For example:

Indeed, entrepreneurs and equipment manufacturers alike expressed delight and astonishment that the Commission had moved so rapidly -- and so much faster than their own product development efforts -- to deploy the new 5 GHz National Information Infrastructure band.

Myth #2 -- The Commissioners are unwilling to adopt a comprehensive spectrum policy.
The same Wall Street Journal article accuses three members of the Commission -- including me -- of "unceremoniously reject[ing]" a proposed spectrum policy.

Reality: All of the Commissioners have devoted substantial attention to spectrum management. One year ago, at my suggestion, we held an en banc hearing at which witnesses -- including CTIA -- addressed a wide range of spectrum issues. I maintained then, and still do today, that the logical outgrowth of that effort would be to adopt a comprehensive spectrum policy.

A comprehensive spectrum policy statement would provide guidance -- both to the Commission and to others -- on principles to be applied in specific dockets. These themes apply to all services that use the airwaves.

There was substantial agreement among the Commissioners on the spectrum policies. Unfortunately, we did not issue a document that reflected our collective views. Instead, a staff "working paper" was released that does not enjoy the support of a majority of the Commissioners.

I disagreed with that decision. I firmly believe that we can and should formulate a consensus statement on spectrum policy. Although the views of each of the Commissioners are not entirely the same, there is far more agreement than disagreement. Our differences are of degree, not direction.

And this brings me to ...

Myth #3 -- If substantial flexibility is good, then absolute total flexibility must be better still.

Reality: We have moved a long way toward allowing greater flexibility in our spectrum allocation decisions. But we should not allocate spectrum by auction -- as opposed to assign it by auction.

I strongly support the flexible approach we took when we established the PCS service rules. And I agree with our decision to allow for most fixed uses, as well as mobile uses, in the PCS bands.

Last week's exciting announcement from AT&T demonstrated the wisdom of the flexible approach. But this does not mean that total flexibility for the entire universe of spectrum would be even better.

Traffic on a busy city street moves more swiftly, reliably and efficiently if everyone is moving in the same direction. Also, traffic lights, when appropriately placed, speed traffic along. At one time or another, you've all been frustrated trying to get through an intersection when the traffic light was out.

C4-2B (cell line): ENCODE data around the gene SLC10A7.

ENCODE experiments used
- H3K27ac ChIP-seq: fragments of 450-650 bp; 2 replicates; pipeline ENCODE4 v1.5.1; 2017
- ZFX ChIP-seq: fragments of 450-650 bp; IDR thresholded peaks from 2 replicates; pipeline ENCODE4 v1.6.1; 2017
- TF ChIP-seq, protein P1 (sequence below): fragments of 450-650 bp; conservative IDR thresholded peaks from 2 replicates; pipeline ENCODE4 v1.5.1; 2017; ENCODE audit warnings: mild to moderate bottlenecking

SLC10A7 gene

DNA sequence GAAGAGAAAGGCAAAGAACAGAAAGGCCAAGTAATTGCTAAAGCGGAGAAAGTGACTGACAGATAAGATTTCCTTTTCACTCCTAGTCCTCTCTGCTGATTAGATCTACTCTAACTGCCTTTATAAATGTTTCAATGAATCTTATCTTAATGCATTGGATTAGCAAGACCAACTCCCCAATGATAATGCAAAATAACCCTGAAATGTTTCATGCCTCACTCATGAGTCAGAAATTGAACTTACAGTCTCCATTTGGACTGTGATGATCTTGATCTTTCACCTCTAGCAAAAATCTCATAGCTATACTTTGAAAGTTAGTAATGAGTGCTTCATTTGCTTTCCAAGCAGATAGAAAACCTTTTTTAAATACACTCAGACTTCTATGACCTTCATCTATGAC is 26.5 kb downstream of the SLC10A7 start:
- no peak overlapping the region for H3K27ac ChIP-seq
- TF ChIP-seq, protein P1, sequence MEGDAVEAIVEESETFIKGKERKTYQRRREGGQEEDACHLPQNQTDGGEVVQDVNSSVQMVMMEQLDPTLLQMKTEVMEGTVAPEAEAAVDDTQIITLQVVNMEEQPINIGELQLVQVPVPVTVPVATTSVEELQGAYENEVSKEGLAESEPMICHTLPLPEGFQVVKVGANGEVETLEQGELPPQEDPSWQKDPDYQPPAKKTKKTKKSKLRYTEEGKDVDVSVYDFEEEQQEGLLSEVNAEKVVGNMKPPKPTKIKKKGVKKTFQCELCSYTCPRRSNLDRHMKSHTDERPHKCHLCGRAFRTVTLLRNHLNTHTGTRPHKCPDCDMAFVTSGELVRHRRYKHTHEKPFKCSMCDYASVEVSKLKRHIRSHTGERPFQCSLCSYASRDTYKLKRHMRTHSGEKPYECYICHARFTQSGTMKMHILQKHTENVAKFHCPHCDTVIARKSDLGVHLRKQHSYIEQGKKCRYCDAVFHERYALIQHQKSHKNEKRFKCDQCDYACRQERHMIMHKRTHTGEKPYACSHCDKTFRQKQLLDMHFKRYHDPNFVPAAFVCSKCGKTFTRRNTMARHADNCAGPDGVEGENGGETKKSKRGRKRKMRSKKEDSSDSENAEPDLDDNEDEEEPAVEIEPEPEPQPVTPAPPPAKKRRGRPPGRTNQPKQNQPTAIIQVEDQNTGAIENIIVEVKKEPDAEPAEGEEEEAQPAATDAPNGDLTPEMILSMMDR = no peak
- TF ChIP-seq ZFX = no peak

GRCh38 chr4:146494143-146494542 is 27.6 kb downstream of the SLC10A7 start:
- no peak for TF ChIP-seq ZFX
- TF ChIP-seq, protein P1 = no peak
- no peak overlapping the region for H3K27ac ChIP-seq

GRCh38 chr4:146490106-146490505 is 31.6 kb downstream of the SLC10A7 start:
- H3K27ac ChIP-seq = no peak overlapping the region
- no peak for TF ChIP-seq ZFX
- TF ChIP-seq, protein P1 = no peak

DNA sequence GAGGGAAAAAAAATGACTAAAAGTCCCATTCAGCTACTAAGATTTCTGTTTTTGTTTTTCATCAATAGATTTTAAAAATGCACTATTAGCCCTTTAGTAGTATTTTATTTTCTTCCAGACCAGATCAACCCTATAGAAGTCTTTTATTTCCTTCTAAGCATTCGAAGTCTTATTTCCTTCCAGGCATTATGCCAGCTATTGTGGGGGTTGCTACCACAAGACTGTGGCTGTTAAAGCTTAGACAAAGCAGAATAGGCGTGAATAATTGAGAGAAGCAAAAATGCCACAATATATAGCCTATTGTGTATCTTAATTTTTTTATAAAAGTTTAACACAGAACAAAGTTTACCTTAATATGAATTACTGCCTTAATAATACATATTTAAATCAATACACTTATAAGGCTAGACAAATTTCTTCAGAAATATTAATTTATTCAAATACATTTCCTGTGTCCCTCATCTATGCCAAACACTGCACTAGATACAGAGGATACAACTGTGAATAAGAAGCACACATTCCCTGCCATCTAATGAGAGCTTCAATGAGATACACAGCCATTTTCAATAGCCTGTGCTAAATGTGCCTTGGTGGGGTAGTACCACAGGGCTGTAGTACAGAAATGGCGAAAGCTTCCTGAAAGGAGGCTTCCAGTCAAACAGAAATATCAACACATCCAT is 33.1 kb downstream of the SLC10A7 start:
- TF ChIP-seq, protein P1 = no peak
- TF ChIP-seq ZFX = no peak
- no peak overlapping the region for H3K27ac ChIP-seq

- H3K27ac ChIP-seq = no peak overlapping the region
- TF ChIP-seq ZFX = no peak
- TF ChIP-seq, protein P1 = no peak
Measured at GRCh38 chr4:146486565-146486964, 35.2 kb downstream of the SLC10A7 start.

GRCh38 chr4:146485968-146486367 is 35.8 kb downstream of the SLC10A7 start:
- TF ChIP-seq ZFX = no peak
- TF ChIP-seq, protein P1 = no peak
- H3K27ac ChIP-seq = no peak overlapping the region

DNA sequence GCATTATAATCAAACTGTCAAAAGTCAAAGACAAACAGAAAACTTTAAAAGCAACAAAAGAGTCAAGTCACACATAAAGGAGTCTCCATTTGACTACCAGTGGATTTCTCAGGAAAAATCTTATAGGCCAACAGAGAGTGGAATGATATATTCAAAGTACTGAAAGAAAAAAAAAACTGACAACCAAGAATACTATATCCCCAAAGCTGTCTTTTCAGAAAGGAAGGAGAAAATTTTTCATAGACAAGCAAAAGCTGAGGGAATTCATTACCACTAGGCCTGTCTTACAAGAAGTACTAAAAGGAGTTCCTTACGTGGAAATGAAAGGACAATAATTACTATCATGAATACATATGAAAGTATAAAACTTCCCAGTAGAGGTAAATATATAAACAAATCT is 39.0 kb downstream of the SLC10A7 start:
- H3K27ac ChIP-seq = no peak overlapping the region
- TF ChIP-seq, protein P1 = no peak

So, too, spectrum bands are generally most efficient when the services within the band are similar. More insulation is needed to separate incompatible uses. Equipment becomes more expensive if it is manufactured for limited bandwidth.

Our critics accuse us of bureaucratic paternalism for suggesting that some guidance as to expected use of the spectrum is welcome. But this isn't a debate between ideologies and overzealous government bureaucrats. It's a debate between those who decide on the basis of theory and those who listen to what the manufacturers and service providers, inventors and investors are telling us.

We tried total flexibility in conjunction with the GWAC's band at 4.6 GHz. It is two years later and still no one wants to play.

In another recent proceeding many commenting parties, including CTIA, Sprint, Motorola, and Lucent Technologies, argued that not defining a specific service or services for specific spectrum would:

These are very real concerns. They need to be factored into our spectrum policies, along with economic, technical, and legal analyses.

It is particularly noteworthy that most manufacturers who submitted comments agreed with that assessment. In 1996, the single largest source of financing for the wireless industry, accounting for 55% of all financing, was equipment manufacturers offering credit to operators for equipment purchases.

All spectrum need not be totally flexible or totally inflexible. Allocations for broad categories of services -- such as the PCS allocation -- have worked well, especially for emerging technologies. And licensees should not have to get FCC approval to adjust their services to meet market demand where there is no interference.

Myth #4: The spectrum should be sold as property in fee simple.